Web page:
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I was dx.With Raynauds then Lupus in 1998. In 2004 the Lupus went into my Lungs. My PFT and lung capacity has remained at 40% loss for the past 4 years. The past 8 months , I have become short of breath and have chest pain with ambulation. I had a heart cath in Dec. 09, no blockage. Just taking a shower is exhausting. My Rhum. feels I need a right heart pressure test to exclude possible PH. My Cardio. said there is no need for this, that he can tell from the last echo. I had in Dec., and feels I do not have PH. He did say my last 5 echos. showed no regurgitation, and he feels that was unusual. My Rhum. says the gold standard test , would be a right-heart cath. I take CellCept, Plaq. and Cardizem LA. Please, how can an echo determine if I have PH? My Pulmon. doctor said he would do an echo to determine PH, he is a Colleague of my Cardio. Every thing I read about PH, is very frightening and I have all the symptoms. I would appreciate your opinion. Thank you. Mylie

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replied March 29th, 2010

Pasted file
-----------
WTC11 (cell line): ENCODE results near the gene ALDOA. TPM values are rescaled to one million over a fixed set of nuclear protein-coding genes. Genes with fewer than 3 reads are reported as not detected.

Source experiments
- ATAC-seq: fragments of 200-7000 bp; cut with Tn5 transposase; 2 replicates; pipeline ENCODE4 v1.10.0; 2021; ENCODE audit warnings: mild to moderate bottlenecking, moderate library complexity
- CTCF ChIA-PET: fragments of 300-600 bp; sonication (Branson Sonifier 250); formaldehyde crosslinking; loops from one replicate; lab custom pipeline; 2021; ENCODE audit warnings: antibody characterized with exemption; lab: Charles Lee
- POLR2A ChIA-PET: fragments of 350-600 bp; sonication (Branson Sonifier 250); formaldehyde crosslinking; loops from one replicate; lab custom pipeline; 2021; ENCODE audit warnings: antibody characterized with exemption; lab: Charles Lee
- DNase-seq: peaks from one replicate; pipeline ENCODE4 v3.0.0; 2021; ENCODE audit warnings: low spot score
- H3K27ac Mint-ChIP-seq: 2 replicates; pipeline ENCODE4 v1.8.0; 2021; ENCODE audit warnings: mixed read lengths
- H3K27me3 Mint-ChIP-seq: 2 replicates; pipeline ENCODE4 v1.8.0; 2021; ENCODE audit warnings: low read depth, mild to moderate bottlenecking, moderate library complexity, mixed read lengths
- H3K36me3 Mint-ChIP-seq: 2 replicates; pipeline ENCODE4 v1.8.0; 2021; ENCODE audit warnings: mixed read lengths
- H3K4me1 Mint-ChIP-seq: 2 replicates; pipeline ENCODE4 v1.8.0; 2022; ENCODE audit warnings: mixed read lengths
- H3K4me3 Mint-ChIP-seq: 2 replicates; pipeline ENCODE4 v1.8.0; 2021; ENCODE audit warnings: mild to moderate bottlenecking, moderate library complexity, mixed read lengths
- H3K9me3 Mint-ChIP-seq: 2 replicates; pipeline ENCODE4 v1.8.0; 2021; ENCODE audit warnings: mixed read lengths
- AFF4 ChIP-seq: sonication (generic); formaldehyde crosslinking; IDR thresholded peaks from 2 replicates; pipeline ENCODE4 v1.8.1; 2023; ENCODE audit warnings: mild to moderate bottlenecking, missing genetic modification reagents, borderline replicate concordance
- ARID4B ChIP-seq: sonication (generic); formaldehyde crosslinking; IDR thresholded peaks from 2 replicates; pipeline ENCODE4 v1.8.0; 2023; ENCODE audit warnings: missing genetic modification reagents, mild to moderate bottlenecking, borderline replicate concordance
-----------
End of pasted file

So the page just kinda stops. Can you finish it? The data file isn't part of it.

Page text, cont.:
Lungs and Respiratory Disorders Answer A10970
Hi and welcome to the form! I am glad that I can help you.

You would like to know how pulmonary hypertension can be diagnosed.

Pulmonary hypertension is an increase of blood pressure in the pulmonary artery, pulmonary vein, or pulmonary capillaries. It is characterized with shortness of breath, fatigue, non-productive cough, angina pectoris, fainting or syncope, peripheral edema (swelling around the ankles and feet), and rarely hemoptysis (coughing up blood), loud P2 (pulmonic valve closure sound), (para)sternal heave, jugular venous distension, pedal edema, ascites, hepatojugular reflux, clubbing, etc.

According to the data that you described, you want to know how pulmonary hypertension can be diagnosed. Doctors prefer to diagnose heart medical conditions with non-invasive medical investigations. The investigations for diagnosis of heart conditions other than catheterization are non-invasive. The catheterization itself is characterized with the following complications: temporary pain, minor infections, nausea and vomiting, bleeding, allergic skin reaction, abnormal heartbeats, bruising or scarring at the catheter entry site, heart attack during a heart catheteriztion, irregular heart rhythms, lung or heart failure, stroke, heart attack, blood vessel, nerve, or organ damage, blood clots in the legs, pelvis, or lungs, kidney failure and rarely loss of life during cardiac catheterization. You may consider having the other diagnostic tests for diagnosis of pulmonary hypertension.

Please keep in mind that I provide medical information only. I am not able to diagnose medical conditions online. Please contact your doctor or other qualified healthcare provider such as a cardiologist for further advice and information about diagnosis and treatment options of pulmonary hypertension.

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